A 6.5-magnitute natural disaster that struck near the northern California city of Ferndale occurred near a massive geological formation known as the San Andreas Fault that potentially threatens major cities within the state, including Los Angeles.
The quake occurred in the Pacific Ocean, 165 kilometers west from Ferndale, California, the United States.
According to the National Weather Service, there was no threat of a tsunami.
There were no immediate reports of damage.
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The quake, which began happening around 6:50 a.m. PST, registered a depth of 6.2 miles. Bay Area quake tracker here.
An area police dispatcher told NBC Bay Area that she barely felt it on land, and a USGS "did you feel it" map shows light shaking was felt in Eureka and the nearby California coast. Another 3.5 magnitude natural disaster hit a similar spot in January, with SF Gate reporting the quake had struck an undersea portion of the fault. A major quake in 1992 destroyed 80 percent of downtown buildings and the nearby Eureka natural disaster six years ago was also a 6.5 like Thursday's quake, but there was widespread damage.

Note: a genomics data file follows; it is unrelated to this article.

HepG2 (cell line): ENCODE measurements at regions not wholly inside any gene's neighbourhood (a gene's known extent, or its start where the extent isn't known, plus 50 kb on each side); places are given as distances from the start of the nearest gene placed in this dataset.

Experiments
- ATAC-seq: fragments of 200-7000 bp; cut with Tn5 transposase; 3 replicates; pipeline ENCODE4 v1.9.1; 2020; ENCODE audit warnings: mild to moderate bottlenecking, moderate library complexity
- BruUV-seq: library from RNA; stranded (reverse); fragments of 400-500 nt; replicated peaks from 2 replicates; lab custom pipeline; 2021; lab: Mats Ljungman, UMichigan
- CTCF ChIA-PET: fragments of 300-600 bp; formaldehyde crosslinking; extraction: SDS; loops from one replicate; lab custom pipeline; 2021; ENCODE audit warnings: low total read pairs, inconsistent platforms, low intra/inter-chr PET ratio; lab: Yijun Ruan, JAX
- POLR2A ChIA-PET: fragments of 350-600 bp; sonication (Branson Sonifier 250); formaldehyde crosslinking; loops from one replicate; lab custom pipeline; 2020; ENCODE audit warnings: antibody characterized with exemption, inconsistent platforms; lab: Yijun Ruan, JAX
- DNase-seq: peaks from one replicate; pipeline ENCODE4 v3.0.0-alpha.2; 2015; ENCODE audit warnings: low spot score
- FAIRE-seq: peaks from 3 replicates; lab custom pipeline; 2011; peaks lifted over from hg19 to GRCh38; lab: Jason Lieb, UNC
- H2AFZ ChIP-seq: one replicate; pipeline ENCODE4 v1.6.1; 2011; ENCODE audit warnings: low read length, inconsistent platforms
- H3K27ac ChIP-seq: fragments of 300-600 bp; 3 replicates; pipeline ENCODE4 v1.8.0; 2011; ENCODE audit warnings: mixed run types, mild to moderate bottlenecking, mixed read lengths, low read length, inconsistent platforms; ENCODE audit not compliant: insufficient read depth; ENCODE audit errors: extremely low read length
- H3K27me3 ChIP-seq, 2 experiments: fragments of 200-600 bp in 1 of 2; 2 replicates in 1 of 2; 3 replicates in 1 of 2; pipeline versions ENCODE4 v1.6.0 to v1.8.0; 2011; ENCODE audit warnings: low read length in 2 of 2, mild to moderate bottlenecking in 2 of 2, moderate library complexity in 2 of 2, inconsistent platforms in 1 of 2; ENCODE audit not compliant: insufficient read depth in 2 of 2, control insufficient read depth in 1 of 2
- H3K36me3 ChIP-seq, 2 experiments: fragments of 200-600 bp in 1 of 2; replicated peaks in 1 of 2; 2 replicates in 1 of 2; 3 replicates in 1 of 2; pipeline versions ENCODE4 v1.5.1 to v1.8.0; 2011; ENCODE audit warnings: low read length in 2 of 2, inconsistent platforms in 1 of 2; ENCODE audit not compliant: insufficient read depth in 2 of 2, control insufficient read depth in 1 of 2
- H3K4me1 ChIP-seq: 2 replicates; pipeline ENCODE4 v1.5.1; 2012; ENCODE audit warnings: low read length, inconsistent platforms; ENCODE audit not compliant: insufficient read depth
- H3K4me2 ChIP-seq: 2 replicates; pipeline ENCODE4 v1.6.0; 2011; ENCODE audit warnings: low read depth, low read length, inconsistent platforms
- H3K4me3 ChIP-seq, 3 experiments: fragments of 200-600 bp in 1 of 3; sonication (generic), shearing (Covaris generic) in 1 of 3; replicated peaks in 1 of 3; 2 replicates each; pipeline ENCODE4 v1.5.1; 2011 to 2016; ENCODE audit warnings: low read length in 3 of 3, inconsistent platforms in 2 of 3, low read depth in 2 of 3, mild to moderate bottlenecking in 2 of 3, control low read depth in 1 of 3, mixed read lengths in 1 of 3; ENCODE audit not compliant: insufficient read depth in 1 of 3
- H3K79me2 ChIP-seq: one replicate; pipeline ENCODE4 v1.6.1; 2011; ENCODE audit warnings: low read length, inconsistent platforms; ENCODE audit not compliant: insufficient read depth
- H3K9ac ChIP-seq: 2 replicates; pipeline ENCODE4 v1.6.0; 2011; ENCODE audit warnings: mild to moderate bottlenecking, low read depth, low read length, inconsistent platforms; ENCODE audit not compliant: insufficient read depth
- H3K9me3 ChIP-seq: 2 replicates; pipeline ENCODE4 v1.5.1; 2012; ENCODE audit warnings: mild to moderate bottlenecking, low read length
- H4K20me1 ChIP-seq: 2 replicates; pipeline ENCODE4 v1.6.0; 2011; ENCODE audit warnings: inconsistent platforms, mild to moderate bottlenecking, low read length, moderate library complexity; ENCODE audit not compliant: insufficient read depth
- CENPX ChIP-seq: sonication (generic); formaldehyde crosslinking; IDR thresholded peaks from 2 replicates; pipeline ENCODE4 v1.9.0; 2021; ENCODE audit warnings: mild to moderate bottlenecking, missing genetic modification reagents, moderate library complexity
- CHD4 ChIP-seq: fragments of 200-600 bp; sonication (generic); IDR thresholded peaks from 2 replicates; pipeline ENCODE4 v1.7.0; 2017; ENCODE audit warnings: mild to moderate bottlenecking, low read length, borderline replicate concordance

In Eureka, which is less than 20 miles (32 km) north of Ferndale, Twitter user Wanda Cloud reported that she felt a "jolt". He added that he felt more shaking from another quake earlier this week.
The area is one of the most active areas for seismic activity.